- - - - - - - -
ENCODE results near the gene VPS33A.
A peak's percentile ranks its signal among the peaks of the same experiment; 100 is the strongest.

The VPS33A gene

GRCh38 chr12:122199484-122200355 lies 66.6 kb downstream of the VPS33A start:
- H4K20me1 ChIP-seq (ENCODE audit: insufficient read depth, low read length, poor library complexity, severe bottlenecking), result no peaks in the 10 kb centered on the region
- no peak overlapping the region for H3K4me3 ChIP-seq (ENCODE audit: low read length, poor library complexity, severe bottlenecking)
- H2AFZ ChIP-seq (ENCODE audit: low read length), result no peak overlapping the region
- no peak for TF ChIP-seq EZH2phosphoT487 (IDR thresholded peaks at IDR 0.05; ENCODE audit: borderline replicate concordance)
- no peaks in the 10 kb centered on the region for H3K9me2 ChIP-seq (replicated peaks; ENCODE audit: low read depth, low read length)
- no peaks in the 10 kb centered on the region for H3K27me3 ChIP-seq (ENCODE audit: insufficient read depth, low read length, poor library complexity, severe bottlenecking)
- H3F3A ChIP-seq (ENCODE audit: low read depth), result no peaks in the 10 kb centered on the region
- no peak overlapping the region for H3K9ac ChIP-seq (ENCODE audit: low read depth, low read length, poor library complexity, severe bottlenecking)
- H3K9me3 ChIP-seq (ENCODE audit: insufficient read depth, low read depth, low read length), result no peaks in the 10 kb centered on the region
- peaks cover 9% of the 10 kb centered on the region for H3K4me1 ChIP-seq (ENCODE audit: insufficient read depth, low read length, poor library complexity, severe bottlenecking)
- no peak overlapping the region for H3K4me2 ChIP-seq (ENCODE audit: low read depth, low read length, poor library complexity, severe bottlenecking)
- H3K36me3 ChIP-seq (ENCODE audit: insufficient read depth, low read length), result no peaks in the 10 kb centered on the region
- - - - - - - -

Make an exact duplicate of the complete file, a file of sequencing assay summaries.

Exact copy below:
ENCODE results near the gene VPS33A.
A peak's percentile ranks its signal among the peaks of the same experiment; 100 is the strongest.

The VPS33A gene

GRCh38 chr12:122199484-122200355 lies 66.6 kb downstream of the VPS33A start:
- H4K20me1 ChIP-seq (ENCODE audit: insufficient read depth, low read length, poor library complexity, severe bottlenecking), result no peaks in the 10 kb centered on the region
- no peak overlapping the region for H3K4me3 ChIP-seq (ENCODE audit: low read length, poor library complexity, severe bottlenecking)
- H2AFZ ChIP-seq (ENCODE audit: low read length), result no peak overlapping the region
- no peak for TF ChIP-seq EZH2phosphoT487 (IDR thresholded peaks at IDR 0.05; ENCODE audit: borderline replicate concordance)
- no peaks in the 10 kb centered on the region for H3K9me2 ChIP-seq (replicated peaks; ENCODE audit: low read depth, low read length)
- no peaks in the 10 kb centered on the region for H3K27me3 ChIP-seq (ENCODE audit: insufficient read depth, low read length, poor library complexity, severe bottlenecking)
- H3F3A ChIP-seq (ENCODE audit: low read depth), result no peaks in the 10 kb centered on the region
- no peak overlapping the region for H3K9ac ChIP-seq (ENCODE audit: low read depth, low read length, poor library complexity, severe bottlenecking)
- H3K9me3 ChIP-seq (ENCODE audit: insufficient read depth, low read depth, low read length), result no peaks in the 10 kb centered on the region
- peaks cover 9% of the 10 kb centered on the region for H3K4me1 ChIP-seq (ENCODE audit: insufficient read depth, low read length, poor library complexity, severe bottlenecking)
- no peak overlapping the region for H3K4me2 ChIP-seq (ENCODE audit: low read depth, low read length, poor library complexity, severe bottlenecking)
- H3K36me3 ChIP-seq (ENCODE audit: insufficient read depth, low read length), result no peaks in the 10 kb centered on the region